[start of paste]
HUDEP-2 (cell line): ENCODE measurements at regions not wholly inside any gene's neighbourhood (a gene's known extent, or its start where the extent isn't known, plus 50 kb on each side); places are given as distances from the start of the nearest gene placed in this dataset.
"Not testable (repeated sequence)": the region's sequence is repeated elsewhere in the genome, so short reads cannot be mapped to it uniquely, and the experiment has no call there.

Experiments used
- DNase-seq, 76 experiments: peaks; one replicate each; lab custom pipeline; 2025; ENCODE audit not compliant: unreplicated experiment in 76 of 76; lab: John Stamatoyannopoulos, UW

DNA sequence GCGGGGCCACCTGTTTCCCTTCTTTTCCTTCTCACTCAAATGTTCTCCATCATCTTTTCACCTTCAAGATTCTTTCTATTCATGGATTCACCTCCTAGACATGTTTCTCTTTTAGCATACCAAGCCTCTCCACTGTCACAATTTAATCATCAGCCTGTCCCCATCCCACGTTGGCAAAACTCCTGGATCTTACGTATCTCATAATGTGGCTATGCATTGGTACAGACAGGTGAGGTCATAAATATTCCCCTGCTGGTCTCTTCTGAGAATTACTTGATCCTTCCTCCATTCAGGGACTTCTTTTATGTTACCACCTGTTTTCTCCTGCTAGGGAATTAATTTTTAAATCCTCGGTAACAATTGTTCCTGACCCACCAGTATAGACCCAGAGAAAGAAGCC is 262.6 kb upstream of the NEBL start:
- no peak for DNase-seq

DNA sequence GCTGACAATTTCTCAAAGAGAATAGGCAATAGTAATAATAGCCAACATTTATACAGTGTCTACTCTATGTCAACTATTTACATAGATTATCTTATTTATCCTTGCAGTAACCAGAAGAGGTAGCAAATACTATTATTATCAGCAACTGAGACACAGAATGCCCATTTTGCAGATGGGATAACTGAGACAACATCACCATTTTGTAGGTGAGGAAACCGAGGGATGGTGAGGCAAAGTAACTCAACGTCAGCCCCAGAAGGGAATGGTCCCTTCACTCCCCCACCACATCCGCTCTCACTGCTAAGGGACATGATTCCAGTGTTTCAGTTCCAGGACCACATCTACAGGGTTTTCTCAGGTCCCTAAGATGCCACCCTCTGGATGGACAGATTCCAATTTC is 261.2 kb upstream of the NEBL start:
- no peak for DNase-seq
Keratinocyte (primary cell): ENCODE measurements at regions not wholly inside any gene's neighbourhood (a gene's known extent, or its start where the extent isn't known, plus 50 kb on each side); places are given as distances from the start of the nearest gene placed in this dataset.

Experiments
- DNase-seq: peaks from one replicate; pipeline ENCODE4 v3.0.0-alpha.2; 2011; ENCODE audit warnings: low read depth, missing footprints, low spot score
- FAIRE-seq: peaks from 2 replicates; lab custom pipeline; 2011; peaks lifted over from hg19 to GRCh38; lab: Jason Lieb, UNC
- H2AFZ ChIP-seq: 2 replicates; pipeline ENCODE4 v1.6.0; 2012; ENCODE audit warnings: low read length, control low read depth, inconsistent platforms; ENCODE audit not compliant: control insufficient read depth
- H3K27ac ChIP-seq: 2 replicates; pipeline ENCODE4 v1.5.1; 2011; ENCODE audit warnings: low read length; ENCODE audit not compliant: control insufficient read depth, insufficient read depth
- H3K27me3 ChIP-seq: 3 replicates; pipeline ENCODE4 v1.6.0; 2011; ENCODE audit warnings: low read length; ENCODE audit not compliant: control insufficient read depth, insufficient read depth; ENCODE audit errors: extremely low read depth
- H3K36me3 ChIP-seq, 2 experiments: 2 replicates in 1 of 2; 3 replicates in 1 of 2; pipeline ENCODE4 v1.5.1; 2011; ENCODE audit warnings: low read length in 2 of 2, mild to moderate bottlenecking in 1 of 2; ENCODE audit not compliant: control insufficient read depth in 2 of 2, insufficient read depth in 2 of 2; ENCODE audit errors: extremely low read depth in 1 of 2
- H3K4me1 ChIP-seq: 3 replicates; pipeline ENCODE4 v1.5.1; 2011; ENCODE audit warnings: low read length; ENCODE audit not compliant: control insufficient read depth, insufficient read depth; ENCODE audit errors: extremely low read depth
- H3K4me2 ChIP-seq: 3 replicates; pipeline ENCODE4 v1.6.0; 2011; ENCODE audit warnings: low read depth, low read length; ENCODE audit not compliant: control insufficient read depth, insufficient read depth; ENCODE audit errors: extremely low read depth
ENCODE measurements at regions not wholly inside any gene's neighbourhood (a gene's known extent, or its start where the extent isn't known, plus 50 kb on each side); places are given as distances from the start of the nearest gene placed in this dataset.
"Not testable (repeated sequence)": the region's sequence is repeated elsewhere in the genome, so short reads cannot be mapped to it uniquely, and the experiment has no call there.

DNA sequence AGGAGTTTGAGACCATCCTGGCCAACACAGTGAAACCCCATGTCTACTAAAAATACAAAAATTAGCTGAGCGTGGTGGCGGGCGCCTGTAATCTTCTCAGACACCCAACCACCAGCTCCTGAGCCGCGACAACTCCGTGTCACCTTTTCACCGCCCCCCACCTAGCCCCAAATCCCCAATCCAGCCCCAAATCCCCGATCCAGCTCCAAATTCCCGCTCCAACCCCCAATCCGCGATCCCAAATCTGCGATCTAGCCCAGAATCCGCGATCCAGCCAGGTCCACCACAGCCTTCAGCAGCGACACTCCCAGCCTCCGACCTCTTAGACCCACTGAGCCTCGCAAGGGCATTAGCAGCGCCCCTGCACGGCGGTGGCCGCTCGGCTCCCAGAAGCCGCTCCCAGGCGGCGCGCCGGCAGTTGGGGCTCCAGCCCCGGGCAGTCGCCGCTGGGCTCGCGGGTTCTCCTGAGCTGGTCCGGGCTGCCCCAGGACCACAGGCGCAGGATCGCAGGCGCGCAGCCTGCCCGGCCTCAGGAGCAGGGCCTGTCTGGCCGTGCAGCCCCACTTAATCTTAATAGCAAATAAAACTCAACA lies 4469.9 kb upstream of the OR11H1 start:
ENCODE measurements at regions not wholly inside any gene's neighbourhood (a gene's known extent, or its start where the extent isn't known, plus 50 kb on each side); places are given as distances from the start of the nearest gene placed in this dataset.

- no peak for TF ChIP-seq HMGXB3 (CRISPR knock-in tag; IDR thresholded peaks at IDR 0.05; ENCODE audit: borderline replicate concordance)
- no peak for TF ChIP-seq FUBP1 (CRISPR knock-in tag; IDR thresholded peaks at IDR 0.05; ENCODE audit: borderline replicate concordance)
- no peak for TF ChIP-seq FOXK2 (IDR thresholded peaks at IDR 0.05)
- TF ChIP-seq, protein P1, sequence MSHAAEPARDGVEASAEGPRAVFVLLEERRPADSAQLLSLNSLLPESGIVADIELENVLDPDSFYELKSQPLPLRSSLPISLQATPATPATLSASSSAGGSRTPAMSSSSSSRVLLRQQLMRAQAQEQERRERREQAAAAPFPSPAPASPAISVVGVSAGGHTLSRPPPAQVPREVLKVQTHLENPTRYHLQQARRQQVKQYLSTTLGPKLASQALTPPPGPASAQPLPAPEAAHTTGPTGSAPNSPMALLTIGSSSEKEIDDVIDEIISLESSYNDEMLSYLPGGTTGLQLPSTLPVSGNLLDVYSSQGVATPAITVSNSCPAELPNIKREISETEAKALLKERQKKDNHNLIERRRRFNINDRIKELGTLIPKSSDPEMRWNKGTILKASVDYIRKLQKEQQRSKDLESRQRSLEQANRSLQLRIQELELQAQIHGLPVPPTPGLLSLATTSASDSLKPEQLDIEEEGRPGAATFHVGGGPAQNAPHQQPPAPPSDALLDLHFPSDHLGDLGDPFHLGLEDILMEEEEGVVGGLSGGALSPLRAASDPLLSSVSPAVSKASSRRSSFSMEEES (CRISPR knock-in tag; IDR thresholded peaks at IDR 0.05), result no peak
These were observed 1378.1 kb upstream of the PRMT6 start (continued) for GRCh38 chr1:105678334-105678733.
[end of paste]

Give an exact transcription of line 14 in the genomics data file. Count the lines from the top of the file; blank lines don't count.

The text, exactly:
- H3K27ac ChIP-seq: 2 replicates; pipeline ENCODE4 v1.5.1; 2011; ENCODE audit warnings: low read length; ENCODE audit not compliant: control insufficient read depth, insufficient read depth